Thursday, 8 October 2009

Determining best interests

A group of us (within ISCRI at Uclan) are putting together an interdisciplinary bid on the determination of best interests for people who are deemed to lack the capacity to make a relevant decision under the mental capacity act. The act itself is accompanied by a code of practice which gives advice on the factors that should be taken into account (by clinicians, eg.) to work out what is in someone’s best interests and also what is ruled out. But, perhaps obviously, such judgements can only be codified to a certain extent.

Whilst the main thrust of the research proposal is empirical, the very idea of the ‘determination of best interests’ is laced with philosophical issues. Just what is meant by best interests? What constraints (a priori vs. a posteriori; individual versus universal; subjective versus objective; normally governed by first person privilege or not; constituted by or reflected in judgements) govern it and how do these affect judgements or determinations of it?

The main thrust of the proposed study is empirical, however, because there is an important practical question of how such judgements are actually being made, whether in accord or not with the code of practice, and using what kind of interpretation of the guideline factors in actual contexts. But this is one of those areas where some a priori idea of the range of possible ideas and values in play looks important to shape, and then later be shaped by, the empirical inquiry. The philosophical inquiry also looks to offer some sort of normative judgement not just of how such determinations are being made but whether those could be effective ways of tracking a person’s best interests.

Anyway, my being a philosopher was my justification for contributing to the philosophical thread running through the bid. But I was also impressed by the way ideas for methods of conducting the more empirical aspects were considered. Should we follow clinicians and other professionals or patents and clients? And given that, how many cases would be needed to have good data? Such questions have ideological aspects. For patient centred care we should naturally favour following patients.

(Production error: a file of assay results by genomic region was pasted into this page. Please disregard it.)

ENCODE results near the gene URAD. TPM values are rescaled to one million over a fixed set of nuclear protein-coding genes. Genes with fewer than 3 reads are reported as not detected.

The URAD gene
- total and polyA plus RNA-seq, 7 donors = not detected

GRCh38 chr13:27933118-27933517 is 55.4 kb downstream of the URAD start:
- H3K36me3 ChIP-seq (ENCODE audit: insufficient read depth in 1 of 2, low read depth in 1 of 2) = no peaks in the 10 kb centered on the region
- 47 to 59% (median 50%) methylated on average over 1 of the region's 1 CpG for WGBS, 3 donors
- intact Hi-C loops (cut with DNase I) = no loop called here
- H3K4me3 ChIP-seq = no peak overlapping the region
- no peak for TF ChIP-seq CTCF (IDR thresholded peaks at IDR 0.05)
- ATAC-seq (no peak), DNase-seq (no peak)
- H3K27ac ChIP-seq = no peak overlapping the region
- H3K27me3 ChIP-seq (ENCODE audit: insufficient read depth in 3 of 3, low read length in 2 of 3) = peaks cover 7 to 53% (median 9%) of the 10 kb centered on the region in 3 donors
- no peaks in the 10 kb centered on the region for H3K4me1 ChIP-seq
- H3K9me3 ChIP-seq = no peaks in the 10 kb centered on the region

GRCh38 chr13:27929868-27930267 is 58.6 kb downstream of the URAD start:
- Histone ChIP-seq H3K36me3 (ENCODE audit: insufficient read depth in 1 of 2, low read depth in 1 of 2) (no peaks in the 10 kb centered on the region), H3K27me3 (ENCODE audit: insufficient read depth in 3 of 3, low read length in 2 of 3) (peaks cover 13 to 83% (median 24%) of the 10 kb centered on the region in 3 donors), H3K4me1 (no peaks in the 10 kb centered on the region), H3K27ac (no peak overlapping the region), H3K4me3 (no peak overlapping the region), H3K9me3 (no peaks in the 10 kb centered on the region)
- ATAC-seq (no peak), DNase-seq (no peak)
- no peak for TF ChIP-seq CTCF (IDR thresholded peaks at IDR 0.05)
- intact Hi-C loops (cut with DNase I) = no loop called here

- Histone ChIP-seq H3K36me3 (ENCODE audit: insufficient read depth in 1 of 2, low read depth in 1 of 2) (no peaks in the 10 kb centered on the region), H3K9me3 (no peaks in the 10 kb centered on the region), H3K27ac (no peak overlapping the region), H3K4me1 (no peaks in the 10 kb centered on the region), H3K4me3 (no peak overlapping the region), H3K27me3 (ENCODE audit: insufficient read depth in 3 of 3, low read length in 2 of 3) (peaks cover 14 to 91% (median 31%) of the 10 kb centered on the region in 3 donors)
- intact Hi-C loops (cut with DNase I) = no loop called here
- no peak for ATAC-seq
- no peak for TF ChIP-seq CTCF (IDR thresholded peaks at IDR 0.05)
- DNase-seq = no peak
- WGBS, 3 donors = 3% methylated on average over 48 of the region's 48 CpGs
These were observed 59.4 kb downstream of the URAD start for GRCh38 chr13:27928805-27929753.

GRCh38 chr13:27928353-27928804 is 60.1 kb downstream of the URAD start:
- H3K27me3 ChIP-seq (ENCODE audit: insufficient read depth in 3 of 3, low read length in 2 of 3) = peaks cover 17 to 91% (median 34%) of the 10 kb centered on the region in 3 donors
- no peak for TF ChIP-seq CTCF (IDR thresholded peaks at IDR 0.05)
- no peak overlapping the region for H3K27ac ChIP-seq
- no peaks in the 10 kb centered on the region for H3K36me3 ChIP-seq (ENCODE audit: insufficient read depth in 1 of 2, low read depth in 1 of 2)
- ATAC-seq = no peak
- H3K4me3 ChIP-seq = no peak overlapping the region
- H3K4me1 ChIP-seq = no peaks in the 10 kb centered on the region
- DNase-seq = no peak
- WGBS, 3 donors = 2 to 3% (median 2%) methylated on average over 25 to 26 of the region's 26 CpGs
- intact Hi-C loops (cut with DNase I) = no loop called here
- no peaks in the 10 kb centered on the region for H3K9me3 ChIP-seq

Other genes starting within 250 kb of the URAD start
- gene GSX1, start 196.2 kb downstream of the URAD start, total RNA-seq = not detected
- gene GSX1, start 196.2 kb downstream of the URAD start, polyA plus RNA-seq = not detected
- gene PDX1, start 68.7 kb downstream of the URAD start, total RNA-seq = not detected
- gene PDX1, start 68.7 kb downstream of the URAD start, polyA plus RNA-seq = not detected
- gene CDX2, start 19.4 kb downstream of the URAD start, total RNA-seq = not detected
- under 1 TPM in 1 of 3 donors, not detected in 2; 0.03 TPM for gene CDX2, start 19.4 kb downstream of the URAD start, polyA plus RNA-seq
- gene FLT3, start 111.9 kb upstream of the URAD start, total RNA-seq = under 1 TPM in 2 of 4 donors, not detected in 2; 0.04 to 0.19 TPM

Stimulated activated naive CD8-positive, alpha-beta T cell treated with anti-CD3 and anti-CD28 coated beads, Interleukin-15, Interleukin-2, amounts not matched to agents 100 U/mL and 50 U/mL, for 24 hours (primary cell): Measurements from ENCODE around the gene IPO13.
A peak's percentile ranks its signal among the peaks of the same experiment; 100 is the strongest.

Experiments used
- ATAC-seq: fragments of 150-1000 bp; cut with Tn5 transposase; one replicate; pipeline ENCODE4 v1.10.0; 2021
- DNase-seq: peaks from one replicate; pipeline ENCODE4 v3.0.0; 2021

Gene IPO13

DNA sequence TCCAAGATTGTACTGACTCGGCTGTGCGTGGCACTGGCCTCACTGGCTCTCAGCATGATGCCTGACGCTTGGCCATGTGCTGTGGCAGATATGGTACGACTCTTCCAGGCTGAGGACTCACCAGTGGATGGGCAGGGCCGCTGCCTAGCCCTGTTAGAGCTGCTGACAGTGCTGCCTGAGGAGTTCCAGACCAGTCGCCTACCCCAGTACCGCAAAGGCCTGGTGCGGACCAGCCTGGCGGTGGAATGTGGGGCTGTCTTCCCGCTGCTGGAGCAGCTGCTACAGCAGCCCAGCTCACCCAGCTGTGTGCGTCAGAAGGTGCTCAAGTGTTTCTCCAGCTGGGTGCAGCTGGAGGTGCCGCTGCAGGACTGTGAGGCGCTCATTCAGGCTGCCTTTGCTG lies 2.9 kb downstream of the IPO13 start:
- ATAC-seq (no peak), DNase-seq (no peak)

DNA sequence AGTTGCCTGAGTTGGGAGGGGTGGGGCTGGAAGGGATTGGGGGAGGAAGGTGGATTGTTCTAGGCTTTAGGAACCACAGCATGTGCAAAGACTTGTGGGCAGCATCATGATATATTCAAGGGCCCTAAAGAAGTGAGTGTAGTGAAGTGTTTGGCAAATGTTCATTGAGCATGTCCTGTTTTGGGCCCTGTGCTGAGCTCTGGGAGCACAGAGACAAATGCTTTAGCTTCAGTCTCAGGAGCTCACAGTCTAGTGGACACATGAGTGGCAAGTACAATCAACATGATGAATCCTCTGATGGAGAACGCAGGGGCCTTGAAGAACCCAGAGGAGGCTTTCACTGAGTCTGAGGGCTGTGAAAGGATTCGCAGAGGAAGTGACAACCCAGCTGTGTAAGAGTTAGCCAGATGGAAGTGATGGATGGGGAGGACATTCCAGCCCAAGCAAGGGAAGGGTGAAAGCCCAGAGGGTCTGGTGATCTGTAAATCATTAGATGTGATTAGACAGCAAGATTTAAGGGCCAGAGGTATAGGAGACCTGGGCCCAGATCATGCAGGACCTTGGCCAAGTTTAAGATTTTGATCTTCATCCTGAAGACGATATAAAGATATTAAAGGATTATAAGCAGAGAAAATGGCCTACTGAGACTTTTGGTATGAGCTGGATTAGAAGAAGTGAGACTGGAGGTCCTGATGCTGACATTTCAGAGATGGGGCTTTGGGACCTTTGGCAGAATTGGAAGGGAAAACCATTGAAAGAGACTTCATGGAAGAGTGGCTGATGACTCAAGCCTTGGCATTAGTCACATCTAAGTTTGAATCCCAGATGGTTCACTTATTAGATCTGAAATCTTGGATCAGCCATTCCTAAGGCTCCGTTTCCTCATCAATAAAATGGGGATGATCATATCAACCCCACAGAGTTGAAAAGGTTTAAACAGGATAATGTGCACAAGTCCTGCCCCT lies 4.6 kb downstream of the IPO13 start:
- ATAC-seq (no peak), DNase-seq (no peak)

But such ideological aspects might easily be trumped by practical consequences for timescale (smaller numbers of cases but each with several judgements of best interests vs. many synchronic judgements), miles to be travelled and time spent in distinct requests for ethical clearance. There was also a question of validity: how many cases would be needed to get reliable data? What struck me was how tricky that question seems for richly detailed qualitative social science (not just a matter of confidence intervals and chi square tests as for quantitative data). ‘Oh about 15’ was the accepted answer to one such question ‘That seems about right’. That, I understood was the number that past experience of this kind of inquiry, with these kind of questions, suggested was needed to get the same answers repeating. How delightfully a matter of skilled judgement even the empirical aspect of the research promises to be.